As remnants of the recent civil war opposing taliban and mujahideen fighters from the Northern Alliance, a minefield perched at over 3 000 meters blocks the way to Noshaq. Massoud, the commander, feared that the taliban would stage an invasion of the area, coming through the valley from Pakistan. Even in the narrow valley that leads to Noshaq, the expedition will have to avoid the 640 landmines, rigged by the mujahideen fighters in the year 2000.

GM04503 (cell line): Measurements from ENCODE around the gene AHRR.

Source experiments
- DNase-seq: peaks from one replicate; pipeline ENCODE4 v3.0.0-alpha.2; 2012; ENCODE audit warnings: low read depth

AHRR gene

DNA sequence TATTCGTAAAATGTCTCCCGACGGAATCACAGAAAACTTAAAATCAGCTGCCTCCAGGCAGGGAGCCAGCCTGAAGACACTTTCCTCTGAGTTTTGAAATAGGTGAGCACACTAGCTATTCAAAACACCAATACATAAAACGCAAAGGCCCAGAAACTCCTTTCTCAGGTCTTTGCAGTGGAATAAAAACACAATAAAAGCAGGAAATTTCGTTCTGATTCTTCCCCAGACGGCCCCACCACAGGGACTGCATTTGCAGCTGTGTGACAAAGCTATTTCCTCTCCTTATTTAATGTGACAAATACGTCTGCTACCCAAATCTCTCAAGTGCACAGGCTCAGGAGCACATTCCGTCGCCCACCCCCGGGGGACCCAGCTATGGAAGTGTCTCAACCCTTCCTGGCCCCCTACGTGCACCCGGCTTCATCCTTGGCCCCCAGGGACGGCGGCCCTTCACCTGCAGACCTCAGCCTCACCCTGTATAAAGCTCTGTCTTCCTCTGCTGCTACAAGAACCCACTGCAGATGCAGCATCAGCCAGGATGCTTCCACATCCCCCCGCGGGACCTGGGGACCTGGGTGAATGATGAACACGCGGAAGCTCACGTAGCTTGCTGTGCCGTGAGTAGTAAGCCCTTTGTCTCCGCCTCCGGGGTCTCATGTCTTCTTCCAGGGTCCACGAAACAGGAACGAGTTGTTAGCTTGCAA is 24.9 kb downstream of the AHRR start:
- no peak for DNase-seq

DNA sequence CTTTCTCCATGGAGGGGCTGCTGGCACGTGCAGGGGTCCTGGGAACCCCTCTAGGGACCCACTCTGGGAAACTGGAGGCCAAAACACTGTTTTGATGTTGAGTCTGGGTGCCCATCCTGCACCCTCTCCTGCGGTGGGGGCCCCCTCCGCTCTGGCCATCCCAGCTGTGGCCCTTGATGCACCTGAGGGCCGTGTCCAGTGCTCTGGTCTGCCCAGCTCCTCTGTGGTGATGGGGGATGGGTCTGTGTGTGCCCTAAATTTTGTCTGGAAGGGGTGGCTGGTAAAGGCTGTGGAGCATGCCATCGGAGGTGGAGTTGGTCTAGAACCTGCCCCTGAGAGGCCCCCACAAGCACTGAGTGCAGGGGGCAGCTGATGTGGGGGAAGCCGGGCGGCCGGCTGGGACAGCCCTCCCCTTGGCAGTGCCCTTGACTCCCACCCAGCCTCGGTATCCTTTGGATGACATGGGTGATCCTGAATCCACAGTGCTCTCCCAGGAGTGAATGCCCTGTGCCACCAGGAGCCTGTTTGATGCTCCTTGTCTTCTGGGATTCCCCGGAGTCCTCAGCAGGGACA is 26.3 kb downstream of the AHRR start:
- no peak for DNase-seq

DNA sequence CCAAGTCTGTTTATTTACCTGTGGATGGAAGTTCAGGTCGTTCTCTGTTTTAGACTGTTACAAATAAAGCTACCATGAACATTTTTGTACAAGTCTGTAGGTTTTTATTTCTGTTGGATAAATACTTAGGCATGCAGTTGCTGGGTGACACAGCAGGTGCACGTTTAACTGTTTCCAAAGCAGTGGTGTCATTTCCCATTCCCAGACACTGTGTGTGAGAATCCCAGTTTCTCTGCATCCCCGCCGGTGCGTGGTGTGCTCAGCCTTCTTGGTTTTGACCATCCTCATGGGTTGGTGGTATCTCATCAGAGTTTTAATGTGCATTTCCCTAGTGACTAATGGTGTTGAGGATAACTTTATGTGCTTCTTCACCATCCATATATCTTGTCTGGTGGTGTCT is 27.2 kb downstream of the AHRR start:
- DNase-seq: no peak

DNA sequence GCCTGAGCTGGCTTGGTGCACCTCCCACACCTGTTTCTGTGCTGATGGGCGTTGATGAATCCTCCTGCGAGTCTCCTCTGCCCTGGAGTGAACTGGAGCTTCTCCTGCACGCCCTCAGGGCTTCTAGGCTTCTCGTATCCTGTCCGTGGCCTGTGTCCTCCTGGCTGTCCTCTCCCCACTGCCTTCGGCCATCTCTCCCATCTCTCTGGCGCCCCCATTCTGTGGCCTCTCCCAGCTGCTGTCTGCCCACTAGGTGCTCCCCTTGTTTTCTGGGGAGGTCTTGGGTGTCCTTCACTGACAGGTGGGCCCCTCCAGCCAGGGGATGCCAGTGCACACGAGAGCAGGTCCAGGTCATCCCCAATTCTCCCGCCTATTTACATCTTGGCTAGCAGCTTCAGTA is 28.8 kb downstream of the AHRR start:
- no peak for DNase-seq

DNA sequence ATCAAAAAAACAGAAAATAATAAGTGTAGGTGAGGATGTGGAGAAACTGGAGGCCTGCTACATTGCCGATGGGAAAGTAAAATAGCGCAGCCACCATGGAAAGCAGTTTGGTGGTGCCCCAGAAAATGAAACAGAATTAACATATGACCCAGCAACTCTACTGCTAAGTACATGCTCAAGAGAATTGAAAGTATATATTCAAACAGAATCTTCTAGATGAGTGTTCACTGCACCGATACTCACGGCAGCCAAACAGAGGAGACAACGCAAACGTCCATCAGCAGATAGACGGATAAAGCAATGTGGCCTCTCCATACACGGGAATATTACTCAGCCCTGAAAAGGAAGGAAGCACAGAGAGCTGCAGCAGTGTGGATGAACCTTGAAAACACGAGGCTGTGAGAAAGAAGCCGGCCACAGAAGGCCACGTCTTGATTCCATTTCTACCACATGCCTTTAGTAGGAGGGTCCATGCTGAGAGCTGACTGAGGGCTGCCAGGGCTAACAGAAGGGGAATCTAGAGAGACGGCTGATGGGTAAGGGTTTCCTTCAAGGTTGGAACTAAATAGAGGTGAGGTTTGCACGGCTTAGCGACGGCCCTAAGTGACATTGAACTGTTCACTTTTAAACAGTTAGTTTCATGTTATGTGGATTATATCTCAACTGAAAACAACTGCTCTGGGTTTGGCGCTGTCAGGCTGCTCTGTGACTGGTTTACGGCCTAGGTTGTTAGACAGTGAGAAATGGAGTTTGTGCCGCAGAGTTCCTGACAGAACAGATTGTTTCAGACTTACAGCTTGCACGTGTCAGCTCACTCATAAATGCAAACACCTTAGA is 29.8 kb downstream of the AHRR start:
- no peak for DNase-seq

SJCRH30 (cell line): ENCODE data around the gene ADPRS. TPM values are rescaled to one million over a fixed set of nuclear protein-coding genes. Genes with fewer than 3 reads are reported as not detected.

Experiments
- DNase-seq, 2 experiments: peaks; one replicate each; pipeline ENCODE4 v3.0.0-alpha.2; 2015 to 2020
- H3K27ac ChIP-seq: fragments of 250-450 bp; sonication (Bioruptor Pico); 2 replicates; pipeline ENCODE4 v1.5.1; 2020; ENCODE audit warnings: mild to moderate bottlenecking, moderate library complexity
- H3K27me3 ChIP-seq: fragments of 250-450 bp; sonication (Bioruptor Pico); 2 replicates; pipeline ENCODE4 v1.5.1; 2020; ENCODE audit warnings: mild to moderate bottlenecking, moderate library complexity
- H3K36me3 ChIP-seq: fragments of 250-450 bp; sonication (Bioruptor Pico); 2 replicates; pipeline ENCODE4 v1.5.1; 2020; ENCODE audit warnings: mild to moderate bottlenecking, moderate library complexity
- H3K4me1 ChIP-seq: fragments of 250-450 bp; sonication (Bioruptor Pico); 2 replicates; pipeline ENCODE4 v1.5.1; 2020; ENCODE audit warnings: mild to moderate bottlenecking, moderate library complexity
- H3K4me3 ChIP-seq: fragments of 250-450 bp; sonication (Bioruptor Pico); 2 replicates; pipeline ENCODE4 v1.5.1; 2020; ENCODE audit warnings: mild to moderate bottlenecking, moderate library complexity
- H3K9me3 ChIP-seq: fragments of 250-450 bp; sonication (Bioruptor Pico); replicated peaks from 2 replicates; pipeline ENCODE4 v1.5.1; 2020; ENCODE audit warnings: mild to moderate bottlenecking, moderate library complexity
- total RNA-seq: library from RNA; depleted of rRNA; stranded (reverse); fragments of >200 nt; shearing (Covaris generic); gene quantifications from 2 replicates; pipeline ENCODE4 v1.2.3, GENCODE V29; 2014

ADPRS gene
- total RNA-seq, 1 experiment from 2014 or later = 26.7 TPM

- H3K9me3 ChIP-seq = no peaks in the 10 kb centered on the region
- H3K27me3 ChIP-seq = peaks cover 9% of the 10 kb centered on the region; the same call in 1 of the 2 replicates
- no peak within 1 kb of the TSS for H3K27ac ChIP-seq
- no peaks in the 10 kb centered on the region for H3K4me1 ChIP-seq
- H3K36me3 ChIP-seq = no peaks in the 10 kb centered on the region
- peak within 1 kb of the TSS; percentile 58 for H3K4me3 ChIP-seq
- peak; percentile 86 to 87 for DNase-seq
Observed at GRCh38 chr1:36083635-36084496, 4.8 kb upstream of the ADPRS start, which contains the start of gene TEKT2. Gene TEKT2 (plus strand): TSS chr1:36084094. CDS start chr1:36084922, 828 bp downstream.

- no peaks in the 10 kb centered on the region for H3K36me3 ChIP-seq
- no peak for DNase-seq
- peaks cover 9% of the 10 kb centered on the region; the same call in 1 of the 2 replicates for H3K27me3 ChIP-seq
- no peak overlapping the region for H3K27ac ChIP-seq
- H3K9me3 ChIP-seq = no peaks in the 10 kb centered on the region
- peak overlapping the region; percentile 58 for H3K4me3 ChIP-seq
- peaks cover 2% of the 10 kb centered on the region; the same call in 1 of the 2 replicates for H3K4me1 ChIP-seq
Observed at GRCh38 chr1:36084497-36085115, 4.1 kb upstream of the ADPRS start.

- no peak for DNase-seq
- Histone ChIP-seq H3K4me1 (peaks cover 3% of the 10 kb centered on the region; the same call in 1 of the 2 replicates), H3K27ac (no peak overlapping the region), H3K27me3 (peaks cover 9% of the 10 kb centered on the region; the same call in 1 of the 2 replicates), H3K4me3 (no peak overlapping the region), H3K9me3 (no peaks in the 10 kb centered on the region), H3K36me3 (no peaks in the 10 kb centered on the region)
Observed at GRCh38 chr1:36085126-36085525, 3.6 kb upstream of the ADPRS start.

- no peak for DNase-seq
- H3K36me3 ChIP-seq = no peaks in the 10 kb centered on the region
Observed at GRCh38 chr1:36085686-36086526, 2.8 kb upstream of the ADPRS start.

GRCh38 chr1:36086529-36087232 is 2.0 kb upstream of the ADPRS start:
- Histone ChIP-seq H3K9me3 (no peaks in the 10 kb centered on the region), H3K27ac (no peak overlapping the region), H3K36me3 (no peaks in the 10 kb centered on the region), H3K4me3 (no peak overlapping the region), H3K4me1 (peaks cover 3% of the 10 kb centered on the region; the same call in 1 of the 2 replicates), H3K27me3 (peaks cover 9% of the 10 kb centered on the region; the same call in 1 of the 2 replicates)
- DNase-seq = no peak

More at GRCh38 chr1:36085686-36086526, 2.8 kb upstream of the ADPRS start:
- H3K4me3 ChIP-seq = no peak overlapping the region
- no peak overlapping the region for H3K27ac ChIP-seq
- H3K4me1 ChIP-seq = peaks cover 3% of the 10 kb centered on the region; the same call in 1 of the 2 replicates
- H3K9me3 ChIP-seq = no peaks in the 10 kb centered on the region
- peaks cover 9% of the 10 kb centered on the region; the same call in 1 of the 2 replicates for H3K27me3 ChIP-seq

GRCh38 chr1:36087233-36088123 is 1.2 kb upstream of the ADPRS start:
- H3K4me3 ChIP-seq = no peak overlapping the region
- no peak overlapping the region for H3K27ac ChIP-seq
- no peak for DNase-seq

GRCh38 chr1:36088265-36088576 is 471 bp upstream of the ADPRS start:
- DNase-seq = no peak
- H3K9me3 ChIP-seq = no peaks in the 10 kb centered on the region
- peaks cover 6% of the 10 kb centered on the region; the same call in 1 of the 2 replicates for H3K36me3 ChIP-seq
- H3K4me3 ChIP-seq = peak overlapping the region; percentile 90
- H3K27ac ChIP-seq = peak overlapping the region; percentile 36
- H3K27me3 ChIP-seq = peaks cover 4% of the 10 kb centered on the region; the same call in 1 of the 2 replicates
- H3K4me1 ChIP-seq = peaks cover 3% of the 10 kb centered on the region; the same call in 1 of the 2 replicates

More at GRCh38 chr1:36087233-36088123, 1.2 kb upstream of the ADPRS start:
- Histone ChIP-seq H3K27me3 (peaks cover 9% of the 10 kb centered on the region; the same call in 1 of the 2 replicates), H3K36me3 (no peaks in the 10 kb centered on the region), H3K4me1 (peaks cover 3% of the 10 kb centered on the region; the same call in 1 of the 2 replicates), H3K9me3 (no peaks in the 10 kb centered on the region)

To get to the foot of Noshaq, the Oxus expedition of 2003 had to go around the minefield. With the help of a military commander from the area (one who had help place the mines), the locals set up a new trail that lead to the basecamp. Two days of hiking were required for the commander to lead the expedition out of harm’s way. They had to go up the slope, cross a flow of fallen rocks, just 300 meters over the dangerous valley. The new trail has been secured, but the minefield remains. And although there exist projects intended to remove all remaining landmines in the area leading to Noshaq, the «official» deminers have different priorities. They work mostly in urban areas, on farmland, and on roads. There probably remain over a million landmines in Afghanistan. Every month, civilians lose limbs, or even their lives because of the scattered danger. Thousands of people work on demining the country, an effort instigated by the United Nations in Afghanistan.